A Delaware man accused of armed robbery in Laurel was tried in absentia and issued an arrest warrant Tuesday when he didn’t appear before Jones County Circuit Court.
Judge Dal Williamson said Devonte Joshua Henry, 25, knew about his day in court and knew that it would be at South Central Place, which has been used as a de facto courthouse so jurors can socially distance due to COVID-19. Public defender Michael Mitchell told Williamson that he and Henry had gone over the trial, even the street address, that week. The jury, made up of five black women, two black men, three white women and two white men, deliberated for 24 minutes before finding Henry guilty.
The defendant will be sentenced when he’s arrested and brought back before the court, Williamson said.
“He’s been here this week, but he just didn’t show up,” the judge said. “That leads me to believe he absconded. We’re issuing an arrest warrant and putting it on the (national crime database). His attorney said he didn’t understand why he wasn’t here.”
Williamson told bailiffs to watch the front entrance in case Henry showed up, but he never did. The trial went forward because there was sufficient evidence that Henry knew he was supposed to be there, Williamson said.
Henry was initially arrested Dec. 26, 2019, when a woman accused him of armed robbery on South 13th Avenue near South Central Regional Medical Center, said Laurel police investigator Josh Freeman, who was called as a witness in the case.
A woman was walking on that road when the defendant put a gun to her back and demanded she give up her purse, testimony showed.
“The victim described a black man wearing a red hoodie,” Freeman said. “I headed north and found a black man wearing a red hoodie. He was extremely fidgety and sweaty. Before I say anything to him about the robbery, he says, ‘I don’t have a gun.’”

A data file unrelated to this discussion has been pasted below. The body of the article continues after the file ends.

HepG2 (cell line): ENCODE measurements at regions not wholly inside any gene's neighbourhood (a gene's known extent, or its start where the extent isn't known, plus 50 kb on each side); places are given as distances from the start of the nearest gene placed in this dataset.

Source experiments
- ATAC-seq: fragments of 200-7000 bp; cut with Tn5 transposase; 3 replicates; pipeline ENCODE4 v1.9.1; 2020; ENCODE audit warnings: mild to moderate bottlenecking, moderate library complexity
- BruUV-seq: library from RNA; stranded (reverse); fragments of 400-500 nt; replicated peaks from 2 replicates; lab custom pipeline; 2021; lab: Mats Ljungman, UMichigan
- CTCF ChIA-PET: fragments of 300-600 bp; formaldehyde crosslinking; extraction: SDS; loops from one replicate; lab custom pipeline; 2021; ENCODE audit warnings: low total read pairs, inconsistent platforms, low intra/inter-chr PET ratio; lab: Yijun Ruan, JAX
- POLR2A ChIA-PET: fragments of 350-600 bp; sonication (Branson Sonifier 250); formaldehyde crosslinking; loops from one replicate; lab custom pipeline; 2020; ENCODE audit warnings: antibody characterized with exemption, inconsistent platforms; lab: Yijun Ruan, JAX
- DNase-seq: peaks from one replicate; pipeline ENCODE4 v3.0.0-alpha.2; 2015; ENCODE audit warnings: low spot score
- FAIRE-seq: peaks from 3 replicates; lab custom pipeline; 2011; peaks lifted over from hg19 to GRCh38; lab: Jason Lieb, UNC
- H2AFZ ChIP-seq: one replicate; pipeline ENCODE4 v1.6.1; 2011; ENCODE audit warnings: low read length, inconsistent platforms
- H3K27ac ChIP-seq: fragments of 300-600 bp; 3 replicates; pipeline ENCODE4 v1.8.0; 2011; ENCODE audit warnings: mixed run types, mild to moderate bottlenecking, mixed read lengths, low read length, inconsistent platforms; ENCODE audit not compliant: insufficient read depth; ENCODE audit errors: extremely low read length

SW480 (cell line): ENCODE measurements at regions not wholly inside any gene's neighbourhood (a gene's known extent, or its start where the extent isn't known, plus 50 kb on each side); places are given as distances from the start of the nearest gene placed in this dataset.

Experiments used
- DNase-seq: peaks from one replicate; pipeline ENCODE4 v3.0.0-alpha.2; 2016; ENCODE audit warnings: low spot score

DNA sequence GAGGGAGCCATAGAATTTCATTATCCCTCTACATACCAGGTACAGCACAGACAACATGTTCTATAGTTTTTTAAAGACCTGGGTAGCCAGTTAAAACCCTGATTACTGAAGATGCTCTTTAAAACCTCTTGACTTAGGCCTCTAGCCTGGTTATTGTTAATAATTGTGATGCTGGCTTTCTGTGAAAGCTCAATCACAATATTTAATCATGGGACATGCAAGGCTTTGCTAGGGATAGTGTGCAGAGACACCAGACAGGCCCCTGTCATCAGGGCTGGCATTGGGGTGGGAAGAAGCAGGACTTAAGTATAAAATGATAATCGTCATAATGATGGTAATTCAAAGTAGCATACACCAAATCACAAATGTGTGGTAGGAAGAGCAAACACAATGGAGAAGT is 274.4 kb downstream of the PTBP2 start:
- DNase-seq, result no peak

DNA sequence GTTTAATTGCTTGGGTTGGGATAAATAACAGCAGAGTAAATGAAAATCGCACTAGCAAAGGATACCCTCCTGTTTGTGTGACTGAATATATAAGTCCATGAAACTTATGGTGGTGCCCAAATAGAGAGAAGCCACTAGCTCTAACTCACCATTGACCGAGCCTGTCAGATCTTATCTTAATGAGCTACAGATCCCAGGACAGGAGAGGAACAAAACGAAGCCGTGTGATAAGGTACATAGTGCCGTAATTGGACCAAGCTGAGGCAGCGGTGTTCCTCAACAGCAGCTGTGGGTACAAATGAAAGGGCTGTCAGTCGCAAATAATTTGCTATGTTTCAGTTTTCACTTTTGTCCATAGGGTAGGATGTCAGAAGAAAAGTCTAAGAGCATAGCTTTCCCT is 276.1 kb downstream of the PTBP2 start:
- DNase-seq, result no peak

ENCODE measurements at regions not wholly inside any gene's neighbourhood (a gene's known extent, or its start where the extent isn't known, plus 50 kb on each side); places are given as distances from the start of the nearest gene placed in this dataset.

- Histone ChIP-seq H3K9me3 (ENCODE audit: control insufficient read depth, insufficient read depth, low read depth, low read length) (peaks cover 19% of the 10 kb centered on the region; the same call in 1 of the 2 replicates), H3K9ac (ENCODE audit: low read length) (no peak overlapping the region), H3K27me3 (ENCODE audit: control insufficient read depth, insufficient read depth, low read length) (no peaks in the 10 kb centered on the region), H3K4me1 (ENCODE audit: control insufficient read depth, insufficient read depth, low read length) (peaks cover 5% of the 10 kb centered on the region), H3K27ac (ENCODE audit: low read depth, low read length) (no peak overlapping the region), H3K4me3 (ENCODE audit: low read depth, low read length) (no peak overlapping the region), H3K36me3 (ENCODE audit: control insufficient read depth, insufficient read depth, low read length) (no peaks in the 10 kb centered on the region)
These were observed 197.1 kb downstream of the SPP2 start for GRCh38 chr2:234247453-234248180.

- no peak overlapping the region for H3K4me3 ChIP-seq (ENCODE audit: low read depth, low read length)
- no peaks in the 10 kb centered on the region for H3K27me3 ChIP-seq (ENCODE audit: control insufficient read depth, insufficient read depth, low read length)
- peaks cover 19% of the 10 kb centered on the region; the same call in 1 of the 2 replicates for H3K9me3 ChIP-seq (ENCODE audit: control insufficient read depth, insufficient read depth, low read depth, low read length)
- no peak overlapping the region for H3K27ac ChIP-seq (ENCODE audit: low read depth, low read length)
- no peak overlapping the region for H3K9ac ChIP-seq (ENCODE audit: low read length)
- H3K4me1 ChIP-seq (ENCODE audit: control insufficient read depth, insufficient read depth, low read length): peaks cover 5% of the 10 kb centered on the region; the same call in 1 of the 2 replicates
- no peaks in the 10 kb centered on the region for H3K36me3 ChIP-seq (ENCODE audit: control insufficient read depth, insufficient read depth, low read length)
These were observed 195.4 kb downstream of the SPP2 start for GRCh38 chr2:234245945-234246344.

For Henry’s safety and his own, Freeman patted him down and found him in possession of a bag of marijuana and a syringe. Freeman located the witness, who identified Henry as the man who robbed her. Henry was booked and then posted bond. While in the police cruiser, Henry reportedy asked if he was being booked for attempted murder.
If it’s proved that a suspect held up their victim with a deadly weapon, regardless of whether it was loaded, the suspect faces a maximum sentence of life in prison.
Before his court date, Henry gave a very different story. He told police he’d been forced to rob the woman. When trying to buy marijuana from a group of unidentified people, he was thought to be an undercover cop because he’s well-spoken, he said. He said the group forced him to rob someone to prove he wasn’t a cop.
When a defendant is tried in absentia, the process is no different, Williamson said.
“It’s just that the trial proceeds without him being at the council table with his attorney,” he said.